Blessing or Buwisit
I'm not sure if because I was in the middle of reading 'Eat, Pray, Love' that gave me some zen look to it, but I didn't freak out and confronted the counter that I booked my tickets months ago. I just let it go, and instead took delight in the fact that I could choose to go to the Davao tourney (which I didn't), or to the Dumaguete tourney in August, or to Boracay in November when my good friend Zoey visits.
However, the experience left me weak for some reason, unable to move forward or think. They offered to give me free hotel, food and transfer for the night, which would've been the most practical and convenient choice. But I was sure I was gonna get depressed if I get stuck in a room in Manila, alone. So instead, I asked friends who live nearby to let me crash in their place and hang out. Karen Ferrer was generous enough to host me for the night.
We went to beer pong with a bunch of ultimate players and had a lot of fun. The next day I dragged my heavy bags to the airport, checked in without a hitch, and flew to Busuanga.
Off We Go
I met with my roomie Jonjon 'LA' Villareal, stowed our bags at the boarding house in Coron town, rented motorbikes, loaded our backpacks, and took off. Our destination: 35kms, Maricaban Bay.
The landscape was pretty, especially at sunset. Vicky's Place, where we stayed, was facing picturesque islands. It would've been nice to kayak and explore. We had a pleasant dinner of grilled fish just caught that morning, and buttery veggies. We opened our first bottle of wine and congratulated ourselves for arriving scathe-free.
Diving for Dugong
The next morning, a boat picked us up and brought us to Club Paradise, where we had a briefing. We were going dugong watching. We saw huge bats flying overhead; a lot of them were hanging on branches, sleeping, exposed to the sun. We went to a reef an hour away, geared up and dove twice. We saw a turtle feeding on sea grass, and 10 cuttle fish laying eggs on a reef. Just as the sun was setting, we spotted a couple of dugongs from the boat, but when we swam after them, we couldn't find them.
Marooned at Maricaban
At sunrise the following morning, we were supposed to leave for Calauit, but our bikes wouldn't start. The good thing about travelling in your own country is that you'll never have trouble asking for help and you'll never run out of people willing to help you. A total of six mechanics tried to fix our bikes, one after the other. They just walked over and asked what's wrong and lend their hand. It was amazing. That's probably why i was calm throughout, while LA was literally sweating buckets while he used his mechanical skills and kick-starting our bikes to life. He got his bike running, but mine wouldn't, even after they dismantled the carburator, exchanged the batteries, even the spark plugs. As a last resort, we asked the bike owner, Mang Boyet, to go over and fix it. I just snorkelled in front of the resort while we waited, and LA had to take a nap because he was wasted from playing mechanic. Mang Boyet arrived in an hour and fixed the bike in 30 minutes.
I think it was God's way of allowing unfortunate things to happen to us for our own good that our bikes broke at the resort, and that Mang Boyet had to go through all the trouble of coming over and fix them. If we encountered problems later (which we did), it would've been impossible to find help on the road where there are no houses, and there was no cellphone signal to call Mang Boyet. Moreover, after fixing our bike, he decided to escort us to Calauit, just in case we had trouble with the bikes again. Which was great, because the road got much steeper, and much rutted. He taught us how to gun the engine when going uphill, to not hesitate and just press on the gas so the bikes wouldn't stall. He helped me with my bike when I couldn't manage the trail and the bike fell (fortunately i was going so slow that i always had time to plant my feet). He kept our spirits high with his light demeanor, and laughed when i struggled to keep my bike upright but the 500-pound thing was just too heavy for me and the bike would fall on the ground. He said that any foreigner would've just let it crash, but not me. He was our personal angel, guide and cheerleader. As a result, LA just had one minor scrape, when we went up our first steep hill, and his knee banged up against the side mirror. Not a scratch on me.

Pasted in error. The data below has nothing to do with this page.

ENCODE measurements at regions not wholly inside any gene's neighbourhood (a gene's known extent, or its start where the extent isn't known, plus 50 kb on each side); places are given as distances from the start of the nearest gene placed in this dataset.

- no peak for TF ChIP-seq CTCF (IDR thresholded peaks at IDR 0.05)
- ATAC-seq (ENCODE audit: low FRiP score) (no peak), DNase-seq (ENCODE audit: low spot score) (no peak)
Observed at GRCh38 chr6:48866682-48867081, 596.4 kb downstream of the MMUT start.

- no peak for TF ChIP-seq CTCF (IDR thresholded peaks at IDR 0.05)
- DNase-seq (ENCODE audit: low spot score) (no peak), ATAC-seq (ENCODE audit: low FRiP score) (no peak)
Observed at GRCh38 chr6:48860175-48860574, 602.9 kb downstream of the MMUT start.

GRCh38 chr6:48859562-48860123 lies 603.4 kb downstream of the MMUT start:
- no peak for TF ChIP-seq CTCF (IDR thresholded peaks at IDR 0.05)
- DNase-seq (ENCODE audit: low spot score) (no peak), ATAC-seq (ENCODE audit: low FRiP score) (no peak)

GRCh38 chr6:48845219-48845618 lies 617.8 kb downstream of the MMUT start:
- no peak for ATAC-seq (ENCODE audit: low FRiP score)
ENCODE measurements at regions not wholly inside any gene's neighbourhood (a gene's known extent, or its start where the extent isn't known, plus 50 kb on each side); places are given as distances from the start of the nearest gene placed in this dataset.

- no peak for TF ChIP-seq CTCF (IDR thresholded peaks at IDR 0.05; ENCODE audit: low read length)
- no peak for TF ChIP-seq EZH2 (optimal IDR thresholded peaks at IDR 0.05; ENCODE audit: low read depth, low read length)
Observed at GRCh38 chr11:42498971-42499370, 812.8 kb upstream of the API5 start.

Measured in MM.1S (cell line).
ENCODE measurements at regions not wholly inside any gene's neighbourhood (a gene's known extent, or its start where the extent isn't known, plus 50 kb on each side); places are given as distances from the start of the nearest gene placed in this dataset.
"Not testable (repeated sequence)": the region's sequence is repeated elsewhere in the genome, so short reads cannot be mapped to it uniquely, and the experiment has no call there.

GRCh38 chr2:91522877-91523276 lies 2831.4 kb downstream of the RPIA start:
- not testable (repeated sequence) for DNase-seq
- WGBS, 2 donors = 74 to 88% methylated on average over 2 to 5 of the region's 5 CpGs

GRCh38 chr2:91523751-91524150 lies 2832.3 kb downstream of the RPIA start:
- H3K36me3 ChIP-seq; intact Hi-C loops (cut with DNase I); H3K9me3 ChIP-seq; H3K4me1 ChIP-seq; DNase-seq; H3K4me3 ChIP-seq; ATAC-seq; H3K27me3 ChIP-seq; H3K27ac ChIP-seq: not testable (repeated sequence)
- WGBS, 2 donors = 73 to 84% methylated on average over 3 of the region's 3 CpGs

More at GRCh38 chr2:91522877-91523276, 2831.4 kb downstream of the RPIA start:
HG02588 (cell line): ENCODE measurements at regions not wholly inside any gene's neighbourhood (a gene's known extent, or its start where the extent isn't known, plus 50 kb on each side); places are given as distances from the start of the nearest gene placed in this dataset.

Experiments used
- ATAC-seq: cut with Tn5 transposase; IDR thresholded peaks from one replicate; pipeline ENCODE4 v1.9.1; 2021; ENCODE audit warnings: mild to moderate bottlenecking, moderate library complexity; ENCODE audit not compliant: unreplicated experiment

We arrived in Calauit at 3pm, the perfect time to see the animals, when the sun was getting low, and the giraffes and the zebras got out from the shade. My fatigue dissipated when i fed the eager giraffes, touched a deer's antlers, and marvelled at the graceful stripes of the zebras. I wanted to stuff the small turtle in my bag and bring it home as a pet. It was worth all the trouble.
We biked again and arrived just before dark at Ocamocam resort. It was a secret paradise, with manicured lawn, nice cottages and a white beach. We ate chewy dried pusit and fresh fish for dinner. We finished all the wine while we hung out at the beach, staring at the stars.
The next day, we hired a small boat and went to Black Island. The island had a mountain made of limestone, and it had a big cave with a natural pool you could swim in. The sand was powdery white, and the reef in front was home to baraccuda, clams, moorish idols (si William Defoe in 'Finding Nemo') and other small fishes.
We went back to the resort at lunchtime and shared what was the biggest crab I've ever eaten, it covered the entire plate. A boy sold us this 1.5-kilo crab that morning for only P120!
LA and i were dog-tired but gave each other a high five, by doing that difficult but absolutely awesome adventure.